A full shelf of writing and reading, plus Finz. And an autographed baseball. And a holiday ornament. Librarians don't need to be organized at home.

A full shelf of writing and reading, plus Finz. And an autographed baseball. And a holiday ornament. Librarians don’t need to be organized at home.

Related, another thing that I often hear people say is that we don’t have time to read ____ (insert whatever it is that you don’t have time to read – blog posts, journal articles, interesting pieces from the news). Similarly, many say that we don’t have time to write _____ (insert whatever it is that you don’t have time to write – blog posts, journal articles, etc.). This a dilemma. To paraphrase Stephen King (the writer), if you want to be in the information business, you need to do two things above all others; read a lot of information and write a lot of information. How else can you stay on top of it? How else can you provide good information resources to those you serve? How do we call ourselves information professionals if we ignore the very thing that we’re supposedly experts in? We work in a fast-paced and rapidly changing profession. All the more reason to do those two things above all others. Read and write.

I write a post for this blog each week. Thanks to the kind words of many colleagues, not to mention usage statistics, I know that people read it. But I also read the writings of colleagues and other people who provide so much insight, interest, and entertainment to my work, that I can’t imagine how lousy I’d be at my job without them. With this stated, I’m sharing several really good things that crossed my radar over the past week. If you can find a moment or two to read them, you may find it worth your while:

  • Data Dictionaries, a blog post by Kristin Briney. If you’re charged with the task of managing data, at any level, Kristin’s blog is worth following and this particular piece is a great one to bookmark, because it’s really hard to find good posts and good examples on the topic.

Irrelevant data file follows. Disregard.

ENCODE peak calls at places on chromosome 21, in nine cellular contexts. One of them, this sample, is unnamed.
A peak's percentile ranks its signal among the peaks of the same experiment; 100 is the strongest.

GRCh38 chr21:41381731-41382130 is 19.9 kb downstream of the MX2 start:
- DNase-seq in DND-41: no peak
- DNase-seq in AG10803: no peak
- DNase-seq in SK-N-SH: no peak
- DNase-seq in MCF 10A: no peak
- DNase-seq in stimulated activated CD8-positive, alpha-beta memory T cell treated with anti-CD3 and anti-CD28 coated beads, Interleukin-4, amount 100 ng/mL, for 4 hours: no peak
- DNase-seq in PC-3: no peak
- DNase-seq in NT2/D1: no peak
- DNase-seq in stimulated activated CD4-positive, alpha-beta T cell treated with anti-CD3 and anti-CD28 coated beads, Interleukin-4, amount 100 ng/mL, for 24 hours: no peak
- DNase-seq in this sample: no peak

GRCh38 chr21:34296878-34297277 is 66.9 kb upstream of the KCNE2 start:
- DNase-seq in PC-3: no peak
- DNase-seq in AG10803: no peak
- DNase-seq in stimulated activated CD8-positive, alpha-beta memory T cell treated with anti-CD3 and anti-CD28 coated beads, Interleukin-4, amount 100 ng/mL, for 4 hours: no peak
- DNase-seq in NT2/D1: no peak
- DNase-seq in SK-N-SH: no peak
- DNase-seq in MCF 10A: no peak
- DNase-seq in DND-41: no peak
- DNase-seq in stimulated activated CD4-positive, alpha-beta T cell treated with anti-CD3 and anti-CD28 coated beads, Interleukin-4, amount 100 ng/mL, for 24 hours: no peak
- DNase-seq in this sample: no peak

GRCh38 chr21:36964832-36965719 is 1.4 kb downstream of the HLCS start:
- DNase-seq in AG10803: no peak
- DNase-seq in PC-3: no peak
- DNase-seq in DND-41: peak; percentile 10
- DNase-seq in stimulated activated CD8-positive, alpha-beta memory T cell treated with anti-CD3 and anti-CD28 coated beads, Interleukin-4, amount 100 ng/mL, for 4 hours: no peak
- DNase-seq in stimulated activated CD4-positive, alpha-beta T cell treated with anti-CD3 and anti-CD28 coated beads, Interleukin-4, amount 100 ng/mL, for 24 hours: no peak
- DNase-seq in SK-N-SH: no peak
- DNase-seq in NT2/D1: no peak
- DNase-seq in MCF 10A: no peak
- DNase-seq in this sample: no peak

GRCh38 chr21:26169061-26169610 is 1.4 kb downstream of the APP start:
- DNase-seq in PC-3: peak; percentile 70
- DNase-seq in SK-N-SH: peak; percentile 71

• Your Two Kinds of Memory: Electronic and Organic, by Annie Murphy Paul. Medical librarians are forever grousing about a certain resource that’s ever-so-popular with doctors and medical students alike. Annie’s post offers an entirely different reason for concern.
  •  There’s a new series debuting on Cinemax soon about the early days of surgery in the United States. Period medical drama. “The Knick” is the creation of Steven Soderbergh and stars Clive Owen, so it surely has potential to be good. After ‘The Knick’: 7 Fascinating Books on the History of Medicine offers critique and … well, suggestions for further reading. (From the blog for the site, Word & Film.)
  • The Trouble with Medicine’s Metaphors is an article by Dhruv Khullar for the Atlantic. Khullar is currently doing a residency at the Massachusetts General Hospital and Harvard Medical School. Maybe it’s because I majored in philosophy, maybe because I love linguistics, maybe because I was in the hospital last week… for many reasons, I found this a great read.

Finally, I always read Amy Dickinson’s advice column. I need all of the everyday, practical advice that I can get. And my friend, Suzy Becker, wrote a most wonderful blog post to go along with the release of her latest book from Random House Kids this week. Author-Daughter Book Club just about made me cry in my cubicle. In a good way. Moms of sons and daughters, both, will enjoy it. I give shout outs to these two writers who, many days, make my day.